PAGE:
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Context - The Information Revolution

In the previous section we made certain assumptions about the 'Real World'. In this section we will explore the nature of this world in more detail. We will argue that the world in which large organizations work can be characterized in terms of:

It will be further argued that, if this is the nature of the world in which organizations exist, then they face three major long term (strategic) challenges:

These themes are dealt with in later sections of the module which can be accessed by following the links above.

Economic and Technological Change

Bell and Toffler paint a picture of a world in a period of radical technological and economic change driven largely by developments in science and technology.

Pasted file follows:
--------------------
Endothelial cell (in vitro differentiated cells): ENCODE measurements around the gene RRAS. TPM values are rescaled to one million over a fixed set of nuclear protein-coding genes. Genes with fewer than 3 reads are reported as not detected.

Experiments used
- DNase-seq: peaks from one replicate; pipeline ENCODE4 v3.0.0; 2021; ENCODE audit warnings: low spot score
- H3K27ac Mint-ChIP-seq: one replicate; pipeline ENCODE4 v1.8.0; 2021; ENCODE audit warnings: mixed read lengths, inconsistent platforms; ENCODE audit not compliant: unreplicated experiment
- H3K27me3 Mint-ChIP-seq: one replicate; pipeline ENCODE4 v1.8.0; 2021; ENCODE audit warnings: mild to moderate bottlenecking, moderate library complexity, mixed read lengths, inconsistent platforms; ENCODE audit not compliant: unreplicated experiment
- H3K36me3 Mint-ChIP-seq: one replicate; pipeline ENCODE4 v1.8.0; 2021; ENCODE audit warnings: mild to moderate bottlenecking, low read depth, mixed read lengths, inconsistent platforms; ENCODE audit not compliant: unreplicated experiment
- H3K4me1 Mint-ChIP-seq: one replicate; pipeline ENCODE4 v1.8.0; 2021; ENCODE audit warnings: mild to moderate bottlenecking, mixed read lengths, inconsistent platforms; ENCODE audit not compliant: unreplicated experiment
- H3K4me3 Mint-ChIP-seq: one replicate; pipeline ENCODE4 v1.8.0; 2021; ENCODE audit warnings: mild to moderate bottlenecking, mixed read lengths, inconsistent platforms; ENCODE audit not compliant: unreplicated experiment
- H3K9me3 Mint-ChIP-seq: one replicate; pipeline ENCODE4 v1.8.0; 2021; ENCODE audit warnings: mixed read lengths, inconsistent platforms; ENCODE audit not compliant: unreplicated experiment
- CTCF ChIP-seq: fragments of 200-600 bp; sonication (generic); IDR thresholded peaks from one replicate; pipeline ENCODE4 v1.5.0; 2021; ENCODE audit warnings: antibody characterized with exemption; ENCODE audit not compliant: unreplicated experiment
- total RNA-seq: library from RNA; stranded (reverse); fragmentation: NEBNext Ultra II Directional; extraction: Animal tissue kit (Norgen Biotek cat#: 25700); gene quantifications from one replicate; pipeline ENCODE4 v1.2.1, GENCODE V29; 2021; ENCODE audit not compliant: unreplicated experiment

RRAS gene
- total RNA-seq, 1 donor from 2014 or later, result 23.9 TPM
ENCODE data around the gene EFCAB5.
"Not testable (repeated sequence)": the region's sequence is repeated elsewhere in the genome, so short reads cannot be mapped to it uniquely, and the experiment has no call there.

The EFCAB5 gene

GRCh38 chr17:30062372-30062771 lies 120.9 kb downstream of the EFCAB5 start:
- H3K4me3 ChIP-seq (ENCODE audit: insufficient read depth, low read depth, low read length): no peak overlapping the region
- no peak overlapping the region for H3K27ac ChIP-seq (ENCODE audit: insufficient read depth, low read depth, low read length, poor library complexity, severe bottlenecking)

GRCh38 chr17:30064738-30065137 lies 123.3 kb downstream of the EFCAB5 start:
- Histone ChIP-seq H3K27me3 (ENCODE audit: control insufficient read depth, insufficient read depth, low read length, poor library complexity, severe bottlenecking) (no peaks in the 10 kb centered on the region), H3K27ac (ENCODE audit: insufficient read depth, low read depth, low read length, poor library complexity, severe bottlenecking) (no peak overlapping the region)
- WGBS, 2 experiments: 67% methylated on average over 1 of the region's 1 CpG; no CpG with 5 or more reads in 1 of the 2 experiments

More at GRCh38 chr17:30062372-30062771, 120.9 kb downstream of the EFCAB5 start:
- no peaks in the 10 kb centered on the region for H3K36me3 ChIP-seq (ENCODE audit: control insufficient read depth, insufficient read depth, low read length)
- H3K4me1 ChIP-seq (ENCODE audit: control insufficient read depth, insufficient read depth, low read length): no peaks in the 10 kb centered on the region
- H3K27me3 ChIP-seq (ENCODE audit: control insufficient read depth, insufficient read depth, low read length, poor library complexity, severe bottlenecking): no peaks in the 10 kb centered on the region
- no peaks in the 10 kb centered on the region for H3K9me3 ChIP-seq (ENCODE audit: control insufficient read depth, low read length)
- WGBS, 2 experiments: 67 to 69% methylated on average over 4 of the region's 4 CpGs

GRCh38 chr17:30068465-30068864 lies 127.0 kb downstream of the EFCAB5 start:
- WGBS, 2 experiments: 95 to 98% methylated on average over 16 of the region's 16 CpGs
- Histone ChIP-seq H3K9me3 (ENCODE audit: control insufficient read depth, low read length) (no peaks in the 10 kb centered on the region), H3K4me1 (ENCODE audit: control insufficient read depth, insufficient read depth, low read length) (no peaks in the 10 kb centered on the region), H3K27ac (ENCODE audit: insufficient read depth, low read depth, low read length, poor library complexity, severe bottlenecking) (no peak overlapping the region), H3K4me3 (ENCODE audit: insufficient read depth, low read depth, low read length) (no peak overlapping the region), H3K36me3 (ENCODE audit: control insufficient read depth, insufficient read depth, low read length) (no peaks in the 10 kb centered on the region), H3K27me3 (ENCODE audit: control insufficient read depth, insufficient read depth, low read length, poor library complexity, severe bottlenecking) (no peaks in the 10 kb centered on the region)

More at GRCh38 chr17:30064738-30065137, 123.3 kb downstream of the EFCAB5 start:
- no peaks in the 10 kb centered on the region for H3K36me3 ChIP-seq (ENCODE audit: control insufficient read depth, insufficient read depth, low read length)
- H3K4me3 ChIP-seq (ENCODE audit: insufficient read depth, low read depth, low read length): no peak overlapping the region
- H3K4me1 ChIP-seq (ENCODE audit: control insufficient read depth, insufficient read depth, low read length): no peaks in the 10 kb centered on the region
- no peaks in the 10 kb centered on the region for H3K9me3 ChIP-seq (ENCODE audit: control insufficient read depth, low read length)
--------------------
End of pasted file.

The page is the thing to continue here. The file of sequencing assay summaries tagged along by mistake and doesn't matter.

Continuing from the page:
Bell and the Post-Industrial Society

Bell's argument is based on the analysis of socio-economic trends in the years following the second world war.

Toffler and the Third Wave

Toffler moves the argument on and identifies the political dimension to the Information Revolution at the end of the 20th century.

Social and cultural change

McLuhan and Castells paint a picture of a world in the throes of major social and cultural change.

McLuhan and the Global Village

McLuhan is concerned with what might be termed the Communications Revolution that took place in the 1960's. His main concern was the effect that this might have on the way in which we think and interact with the world we live in.


Writing at the end of the 20th century, Castells attempts to describe a logic for the information age in terms of the tension between the new dominant social form, the Networked Society, and the way that existing social institutions are organized.






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